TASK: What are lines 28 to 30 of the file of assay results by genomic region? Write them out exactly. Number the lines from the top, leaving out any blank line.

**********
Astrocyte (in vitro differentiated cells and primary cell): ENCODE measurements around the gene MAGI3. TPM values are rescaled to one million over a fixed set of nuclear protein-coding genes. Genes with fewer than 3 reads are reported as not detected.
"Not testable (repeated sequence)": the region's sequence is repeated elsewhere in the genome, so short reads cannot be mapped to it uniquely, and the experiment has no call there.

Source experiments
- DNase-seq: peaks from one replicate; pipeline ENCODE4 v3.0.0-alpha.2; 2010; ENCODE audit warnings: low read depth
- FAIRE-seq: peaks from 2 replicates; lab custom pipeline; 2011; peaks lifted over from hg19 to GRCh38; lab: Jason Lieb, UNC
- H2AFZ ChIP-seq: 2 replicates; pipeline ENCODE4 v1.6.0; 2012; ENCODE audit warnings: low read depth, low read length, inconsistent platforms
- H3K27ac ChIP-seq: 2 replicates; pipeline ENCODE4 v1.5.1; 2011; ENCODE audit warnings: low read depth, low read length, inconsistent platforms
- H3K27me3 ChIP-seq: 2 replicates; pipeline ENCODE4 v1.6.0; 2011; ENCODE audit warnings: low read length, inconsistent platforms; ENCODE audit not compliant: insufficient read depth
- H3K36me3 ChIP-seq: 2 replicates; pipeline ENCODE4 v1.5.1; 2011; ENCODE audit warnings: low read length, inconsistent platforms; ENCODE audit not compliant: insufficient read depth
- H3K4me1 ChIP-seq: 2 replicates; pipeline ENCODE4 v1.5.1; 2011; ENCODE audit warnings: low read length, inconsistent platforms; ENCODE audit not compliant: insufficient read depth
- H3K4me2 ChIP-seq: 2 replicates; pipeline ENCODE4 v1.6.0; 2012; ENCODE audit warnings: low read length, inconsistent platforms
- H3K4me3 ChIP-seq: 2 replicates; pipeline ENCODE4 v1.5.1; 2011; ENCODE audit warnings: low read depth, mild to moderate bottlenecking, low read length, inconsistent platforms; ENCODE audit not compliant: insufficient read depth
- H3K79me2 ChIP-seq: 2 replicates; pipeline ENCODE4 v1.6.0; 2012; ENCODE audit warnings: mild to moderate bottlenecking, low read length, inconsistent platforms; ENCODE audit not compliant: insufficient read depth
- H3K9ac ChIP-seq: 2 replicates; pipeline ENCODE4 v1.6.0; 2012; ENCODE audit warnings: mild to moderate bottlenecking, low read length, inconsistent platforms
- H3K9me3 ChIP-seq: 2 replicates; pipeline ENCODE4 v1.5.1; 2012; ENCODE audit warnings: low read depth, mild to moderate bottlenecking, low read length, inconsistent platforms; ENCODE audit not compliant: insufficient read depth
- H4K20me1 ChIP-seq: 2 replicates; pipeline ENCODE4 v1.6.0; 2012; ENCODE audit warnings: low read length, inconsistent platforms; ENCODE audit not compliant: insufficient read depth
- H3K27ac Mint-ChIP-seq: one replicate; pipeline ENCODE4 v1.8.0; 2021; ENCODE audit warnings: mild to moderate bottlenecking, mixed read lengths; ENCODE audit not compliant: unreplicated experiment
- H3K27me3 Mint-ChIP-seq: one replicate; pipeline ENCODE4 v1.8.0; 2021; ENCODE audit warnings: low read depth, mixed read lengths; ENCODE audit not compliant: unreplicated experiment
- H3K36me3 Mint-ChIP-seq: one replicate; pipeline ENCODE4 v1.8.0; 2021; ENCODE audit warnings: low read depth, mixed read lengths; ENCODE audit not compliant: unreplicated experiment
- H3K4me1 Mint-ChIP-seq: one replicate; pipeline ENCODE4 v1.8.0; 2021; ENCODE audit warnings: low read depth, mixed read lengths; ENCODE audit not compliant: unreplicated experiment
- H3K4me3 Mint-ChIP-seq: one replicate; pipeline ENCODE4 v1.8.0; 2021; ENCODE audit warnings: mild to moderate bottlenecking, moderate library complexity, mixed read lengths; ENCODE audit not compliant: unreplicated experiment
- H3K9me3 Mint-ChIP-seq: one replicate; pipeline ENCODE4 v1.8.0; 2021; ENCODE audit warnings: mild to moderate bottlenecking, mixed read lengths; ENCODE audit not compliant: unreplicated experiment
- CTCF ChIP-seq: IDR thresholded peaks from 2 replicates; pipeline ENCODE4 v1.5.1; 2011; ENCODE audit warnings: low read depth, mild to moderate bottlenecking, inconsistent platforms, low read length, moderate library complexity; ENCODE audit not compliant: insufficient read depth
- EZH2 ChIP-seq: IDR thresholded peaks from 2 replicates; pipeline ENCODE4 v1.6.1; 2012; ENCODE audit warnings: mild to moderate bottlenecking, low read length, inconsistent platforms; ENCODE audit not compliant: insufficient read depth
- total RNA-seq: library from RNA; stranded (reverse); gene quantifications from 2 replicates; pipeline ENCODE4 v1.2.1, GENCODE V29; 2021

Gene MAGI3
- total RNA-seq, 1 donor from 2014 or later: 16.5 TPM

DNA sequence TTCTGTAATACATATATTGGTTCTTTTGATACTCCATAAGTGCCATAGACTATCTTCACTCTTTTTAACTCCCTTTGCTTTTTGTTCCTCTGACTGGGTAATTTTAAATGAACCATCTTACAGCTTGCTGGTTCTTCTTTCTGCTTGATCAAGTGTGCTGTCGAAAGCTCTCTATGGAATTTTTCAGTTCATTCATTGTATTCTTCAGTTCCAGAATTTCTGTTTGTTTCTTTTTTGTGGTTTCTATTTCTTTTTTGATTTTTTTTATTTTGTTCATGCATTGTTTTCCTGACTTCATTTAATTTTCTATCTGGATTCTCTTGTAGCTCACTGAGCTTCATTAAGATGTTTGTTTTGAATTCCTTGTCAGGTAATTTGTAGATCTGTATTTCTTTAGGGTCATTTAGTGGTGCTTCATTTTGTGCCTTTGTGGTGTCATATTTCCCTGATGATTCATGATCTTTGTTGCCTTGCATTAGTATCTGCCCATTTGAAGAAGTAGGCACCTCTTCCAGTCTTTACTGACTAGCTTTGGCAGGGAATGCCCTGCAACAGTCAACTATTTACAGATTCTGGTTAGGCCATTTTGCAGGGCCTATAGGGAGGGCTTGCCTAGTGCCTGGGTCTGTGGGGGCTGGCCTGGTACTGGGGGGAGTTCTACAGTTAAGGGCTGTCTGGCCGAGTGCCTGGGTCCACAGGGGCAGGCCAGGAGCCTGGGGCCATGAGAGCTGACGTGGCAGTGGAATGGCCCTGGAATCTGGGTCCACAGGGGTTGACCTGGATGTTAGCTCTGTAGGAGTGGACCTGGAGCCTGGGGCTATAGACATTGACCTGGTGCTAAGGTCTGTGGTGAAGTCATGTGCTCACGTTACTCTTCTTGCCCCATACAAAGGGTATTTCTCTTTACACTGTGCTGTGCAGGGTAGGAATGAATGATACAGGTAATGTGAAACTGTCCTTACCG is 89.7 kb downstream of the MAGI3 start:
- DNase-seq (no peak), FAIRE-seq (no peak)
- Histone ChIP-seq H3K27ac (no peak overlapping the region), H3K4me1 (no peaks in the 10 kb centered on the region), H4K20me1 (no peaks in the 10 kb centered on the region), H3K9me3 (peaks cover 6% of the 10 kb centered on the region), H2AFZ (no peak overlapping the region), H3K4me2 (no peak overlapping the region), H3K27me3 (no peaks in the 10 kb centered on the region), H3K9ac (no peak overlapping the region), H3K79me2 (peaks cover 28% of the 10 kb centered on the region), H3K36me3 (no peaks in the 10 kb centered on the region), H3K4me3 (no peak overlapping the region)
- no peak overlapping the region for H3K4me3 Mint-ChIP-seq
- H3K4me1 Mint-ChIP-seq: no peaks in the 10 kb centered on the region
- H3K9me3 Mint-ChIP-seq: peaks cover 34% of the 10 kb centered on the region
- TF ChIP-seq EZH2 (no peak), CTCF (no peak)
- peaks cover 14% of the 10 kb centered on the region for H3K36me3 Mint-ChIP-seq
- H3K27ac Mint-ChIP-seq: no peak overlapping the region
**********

DNA sequence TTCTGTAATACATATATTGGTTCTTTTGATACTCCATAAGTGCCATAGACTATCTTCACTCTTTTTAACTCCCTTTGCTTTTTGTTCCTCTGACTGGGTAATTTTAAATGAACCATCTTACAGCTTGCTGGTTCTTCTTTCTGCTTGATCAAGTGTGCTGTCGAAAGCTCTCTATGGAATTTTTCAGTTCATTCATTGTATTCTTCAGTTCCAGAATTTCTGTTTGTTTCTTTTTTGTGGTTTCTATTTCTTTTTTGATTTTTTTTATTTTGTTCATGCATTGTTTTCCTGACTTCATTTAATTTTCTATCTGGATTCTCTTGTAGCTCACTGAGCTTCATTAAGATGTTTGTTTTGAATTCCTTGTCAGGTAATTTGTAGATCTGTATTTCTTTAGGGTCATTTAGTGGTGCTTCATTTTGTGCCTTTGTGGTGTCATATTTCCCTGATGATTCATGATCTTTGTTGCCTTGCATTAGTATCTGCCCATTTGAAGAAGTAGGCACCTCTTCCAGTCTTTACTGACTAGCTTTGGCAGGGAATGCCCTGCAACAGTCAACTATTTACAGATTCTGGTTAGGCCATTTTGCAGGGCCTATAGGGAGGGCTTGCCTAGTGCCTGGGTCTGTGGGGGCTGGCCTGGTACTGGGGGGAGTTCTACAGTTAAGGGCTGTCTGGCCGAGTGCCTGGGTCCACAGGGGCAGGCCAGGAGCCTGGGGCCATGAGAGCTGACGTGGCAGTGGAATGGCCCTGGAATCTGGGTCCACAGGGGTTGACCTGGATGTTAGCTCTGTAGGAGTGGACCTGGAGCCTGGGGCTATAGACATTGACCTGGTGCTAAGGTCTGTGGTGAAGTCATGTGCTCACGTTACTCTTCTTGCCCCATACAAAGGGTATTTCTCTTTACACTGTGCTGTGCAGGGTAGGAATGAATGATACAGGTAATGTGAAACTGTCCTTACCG is 89.7 kb downstream of the MAGI3 start:
- DNase-seq (no peak), FAIRE-seq (no peak)
- Histone ChIP-seq H3K27ac (no peak overlapping the region), H3K4me1 (no peaks in the 10 kb centered on the region), H4K20me1 (no peaks in the 10 kb centered on the region), H3K9me3 (peaks cover 6% of the 10 kb centered on the region), H2AFZ (no peak overlapping the region), H3K4me2 (no peak overlapping the region), H3K27me3 (no peaks in the 10 kb centered on the region), H3K9ac (no peak overlapping the region), H3K79me2 (peaks cover 28% of the 10 kb centered on the region), H3K36me3 (no peaks in the 10 kb centered on the region), H3K4me3 (no peak overlapping the region)